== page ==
The response to both stories went something like this: you cannot bring religious views into politics even if those views are posed in secular terms or even if the religious view might make sense.
Anything that smacks of religion has to be kept behind a fence — even though religious people pay taxes, work, vote and contribute to society as much as the non-religious.
There is a great confusion here. Basing a view on a religious belief is not different than basing it on a secular belief system. Both are legitimate views of the world and in a democracy none should be excluded. I suspect that those freaked out by the religious point of view imagine a theocracy around the corner. But that makes as much sense as believing a secular view might lead to a communist dictatorship.
But it is not the secular view under siege these days; it is the religious view. It has led to a form of intolerance that is not only unwarranted but also crippling to democracy.
In the past few years there has been a succession of anti-abortion groups removed from university campuses. Even more concerning is that the people doing the censoring were other students. These young student dictators had decided that to be anti-abortion was to hate women and therefore banning pro-life clubs was a way of removing prejudice off campus. The logic is frightening and anyone with an ounce of concern for free speech should have been appalled. But hardly anyone was. That’s because the great liberal secular society we now live in suspects that these anti-abortion students are likely religious fanatics and so good riddance.
Of course, not everyone who is non-religious thinks like this but there are enough that we are drifting into an intellectual eradication of those religious traditions that helped form the foundation of our civilization.
On Saturday morning I attended a ceremony for a friend of mine who works with an order of nuns in Toronto called the Sisters of Life. Let me get this out of the way right now: I am a big fan of the Sisters of Life. These are wonderful women who are full of joy and love and even a hardened atheist would be hard pressed to dismiss them. The sisters and their volunteers do several main things: they help women who want to have their children but are afraid to, they help women once they’ve had their babies and they also counsel women who have had abortions and are now feeling regret.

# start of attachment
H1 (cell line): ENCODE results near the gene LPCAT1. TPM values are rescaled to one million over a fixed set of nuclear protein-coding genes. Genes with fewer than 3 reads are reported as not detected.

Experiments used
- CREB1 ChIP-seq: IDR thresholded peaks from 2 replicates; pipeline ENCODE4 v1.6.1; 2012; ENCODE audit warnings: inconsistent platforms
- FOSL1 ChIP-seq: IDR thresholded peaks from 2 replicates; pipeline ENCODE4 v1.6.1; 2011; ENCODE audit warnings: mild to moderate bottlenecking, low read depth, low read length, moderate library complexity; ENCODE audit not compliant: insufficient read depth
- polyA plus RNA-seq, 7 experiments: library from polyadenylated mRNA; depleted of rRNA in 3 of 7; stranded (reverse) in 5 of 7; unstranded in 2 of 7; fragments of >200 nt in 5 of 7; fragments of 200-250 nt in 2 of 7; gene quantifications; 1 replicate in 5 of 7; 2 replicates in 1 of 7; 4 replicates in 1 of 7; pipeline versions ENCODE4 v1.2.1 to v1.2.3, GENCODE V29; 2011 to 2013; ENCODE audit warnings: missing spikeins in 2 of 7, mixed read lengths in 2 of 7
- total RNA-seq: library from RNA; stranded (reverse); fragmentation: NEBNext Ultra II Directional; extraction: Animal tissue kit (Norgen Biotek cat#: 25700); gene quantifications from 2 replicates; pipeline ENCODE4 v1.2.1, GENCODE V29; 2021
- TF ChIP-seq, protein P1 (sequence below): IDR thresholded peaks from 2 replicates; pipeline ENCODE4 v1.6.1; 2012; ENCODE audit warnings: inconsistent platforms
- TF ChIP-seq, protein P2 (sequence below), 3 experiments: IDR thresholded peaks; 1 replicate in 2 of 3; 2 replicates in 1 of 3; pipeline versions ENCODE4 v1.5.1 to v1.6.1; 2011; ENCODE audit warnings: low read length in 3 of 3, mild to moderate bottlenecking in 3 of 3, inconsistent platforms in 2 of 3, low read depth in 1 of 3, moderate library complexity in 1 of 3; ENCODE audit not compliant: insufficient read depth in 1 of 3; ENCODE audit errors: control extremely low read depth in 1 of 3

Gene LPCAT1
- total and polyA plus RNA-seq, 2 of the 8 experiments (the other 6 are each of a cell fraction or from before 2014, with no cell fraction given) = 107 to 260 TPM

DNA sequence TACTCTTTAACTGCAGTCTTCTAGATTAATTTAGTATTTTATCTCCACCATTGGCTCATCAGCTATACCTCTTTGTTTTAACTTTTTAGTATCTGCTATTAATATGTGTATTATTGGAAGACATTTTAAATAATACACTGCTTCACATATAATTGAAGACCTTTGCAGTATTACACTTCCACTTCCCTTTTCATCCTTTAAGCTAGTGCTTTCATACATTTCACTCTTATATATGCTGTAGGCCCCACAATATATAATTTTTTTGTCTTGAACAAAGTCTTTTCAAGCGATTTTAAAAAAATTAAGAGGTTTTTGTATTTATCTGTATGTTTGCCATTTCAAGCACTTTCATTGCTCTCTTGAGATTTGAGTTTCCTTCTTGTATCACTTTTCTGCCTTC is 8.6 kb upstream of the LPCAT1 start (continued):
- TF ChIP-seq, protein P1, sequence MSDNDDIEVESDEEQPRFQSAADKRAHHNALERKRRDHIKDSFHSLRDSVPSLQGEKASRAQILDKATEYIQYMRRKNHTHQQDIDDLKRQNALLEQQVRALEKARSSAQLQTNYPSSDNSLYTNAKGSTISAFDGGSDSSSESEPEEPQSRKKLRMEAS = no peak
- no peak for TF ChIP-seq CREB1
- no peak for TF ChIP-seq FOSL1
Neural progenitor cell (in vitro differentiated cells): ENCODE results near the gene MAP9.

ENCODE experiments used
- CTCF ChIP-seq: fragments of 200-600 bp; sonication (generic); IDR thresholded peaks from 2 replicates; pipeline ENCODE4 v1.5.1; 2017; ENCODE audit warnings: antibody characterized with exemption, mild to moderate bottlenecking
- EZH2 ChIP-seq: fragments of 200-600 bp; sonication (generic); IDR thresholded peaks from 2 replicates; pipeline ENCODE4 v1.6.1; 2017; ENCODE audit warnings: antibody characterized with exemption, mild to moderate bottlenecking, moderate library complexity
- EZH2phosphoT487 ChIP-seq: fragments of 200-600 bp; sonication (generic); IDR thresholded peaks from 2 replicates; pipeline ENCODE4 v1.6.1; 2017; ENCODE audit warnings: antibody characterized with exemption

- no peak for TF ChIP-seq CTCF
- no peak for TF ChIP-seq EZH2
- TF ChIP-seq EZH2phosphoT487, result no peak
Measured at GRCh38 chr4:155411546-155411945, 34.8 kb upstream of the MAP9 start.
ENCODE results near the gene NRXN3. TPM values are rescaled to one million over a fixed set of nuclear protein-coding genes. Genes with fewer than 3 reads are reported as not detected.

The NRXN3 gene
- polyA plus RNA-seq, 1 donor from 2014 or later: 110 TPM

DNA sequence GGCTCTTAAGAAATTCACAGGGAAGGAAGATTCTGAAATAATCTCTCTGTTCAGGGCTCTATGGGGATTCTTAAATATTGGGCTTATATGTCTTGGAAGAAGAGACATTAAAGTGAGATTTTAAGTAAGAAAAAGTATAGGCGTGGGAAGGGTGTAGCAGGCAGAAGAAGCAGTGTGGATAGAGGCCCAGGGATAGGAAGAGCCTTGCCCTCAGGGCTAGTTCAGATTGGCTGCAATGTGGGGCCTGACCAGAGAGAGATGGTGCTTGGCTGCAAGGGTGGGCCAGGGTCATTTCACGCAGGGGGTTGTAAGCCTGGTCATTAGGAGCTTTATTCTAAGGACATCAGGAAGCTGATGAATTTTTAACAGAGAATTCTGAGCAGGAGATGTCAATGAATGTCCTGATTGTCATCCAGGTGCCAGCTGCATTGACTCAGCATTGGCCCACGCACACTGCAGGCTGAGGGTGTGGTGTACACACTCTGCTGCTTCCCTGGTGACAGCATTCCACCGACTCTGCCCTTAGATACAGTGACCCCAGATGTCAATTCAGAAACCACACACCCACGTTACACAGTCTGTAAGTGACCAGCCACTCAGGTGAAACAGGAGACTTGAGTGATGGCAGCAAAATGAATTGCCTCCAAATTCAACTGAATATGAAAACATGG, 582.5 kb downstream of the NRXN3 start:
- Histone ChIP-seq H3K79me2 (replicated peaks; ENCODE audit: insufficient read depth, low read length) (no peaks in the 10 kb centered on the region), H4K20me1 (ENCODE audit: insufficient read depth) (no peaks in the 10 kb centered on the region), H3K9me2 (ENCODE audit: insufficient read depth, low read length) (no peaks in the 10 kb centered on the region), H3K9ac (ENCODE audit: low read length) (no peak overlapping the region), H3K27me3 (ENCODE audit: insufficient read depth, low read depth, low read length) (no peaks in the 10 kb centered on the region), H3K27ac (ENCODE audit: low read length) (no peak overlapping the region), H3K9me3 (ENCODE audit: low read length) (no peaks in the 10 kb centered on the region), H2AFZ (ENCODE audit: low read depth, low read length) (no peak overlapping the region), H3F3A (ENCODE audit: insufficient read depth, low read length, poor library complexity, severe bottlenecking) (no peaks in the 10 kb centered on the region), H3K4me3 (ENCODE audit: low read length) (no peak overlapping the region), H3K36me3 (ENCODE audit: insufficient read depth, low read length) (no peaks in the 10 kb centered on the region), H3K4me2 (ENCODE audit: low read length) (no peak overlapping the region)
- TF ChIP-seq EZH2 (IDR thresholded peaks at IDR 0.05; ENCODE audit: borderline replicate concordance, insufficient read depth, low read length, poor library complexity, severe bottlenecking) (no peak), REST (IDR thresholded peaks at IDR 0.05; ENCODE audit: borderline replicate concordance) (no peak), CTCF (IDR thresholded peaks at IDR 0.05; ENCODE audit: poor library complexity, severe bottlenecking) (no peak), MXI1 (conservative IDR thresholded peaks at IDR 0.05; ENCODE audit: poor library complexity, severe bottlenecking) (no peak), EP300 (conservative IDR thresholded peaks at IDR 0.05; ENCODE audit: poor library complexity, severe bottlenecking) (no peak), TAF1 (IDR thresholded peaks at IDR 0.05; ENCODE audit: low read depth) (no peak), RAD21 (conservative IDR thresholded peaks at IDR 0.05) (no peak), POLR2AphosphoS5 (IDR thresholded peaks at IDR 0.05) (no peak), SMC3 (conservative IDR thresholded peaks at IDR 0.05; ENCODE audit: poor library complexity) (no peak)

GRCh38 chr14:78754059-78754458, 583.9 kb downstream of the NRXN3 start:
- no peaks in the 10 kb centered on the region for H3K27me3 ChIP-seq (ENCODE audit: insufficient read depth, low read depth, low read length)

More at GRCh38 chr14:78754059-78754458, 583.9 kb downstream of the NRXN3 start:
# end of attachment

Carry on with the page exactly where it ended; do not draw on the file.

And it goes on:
What was so telling during the morning was that nowhere in their Catholic zeal for life was there a shred of judgment. They spoke about all the wonderful children they had seen come into the world. They also spoke about their concern for one woman who had had gone ahead and had an abortion and now they were desperate to find out if she was okay. They were not going to lecture this woman; they were going to love her.
They did not mock pro-abortion rights activists. They did not talk about politics. They did not speak about changing the law. They simply spoke of helping those women who needed help but could not find it anywhere else. They also do not seem to care whether the women were Catholics or any religion at all. All are welcome by the sisters.
But they are obviously religious. They do believe in Christ and they believe that God brings us to life. And they are not ashamed of that and nor will they try to dress it up in acceptable secular language. And that is probably enough to put many people off.
And so I have to wonder: What are so many people afraid of? Why is it so many people today need everyone to think the exact same way? When did this country become so intolerant?
Charles Lewis writes about religion for the National Post and is the editor of the paper’s religion site, Holy Post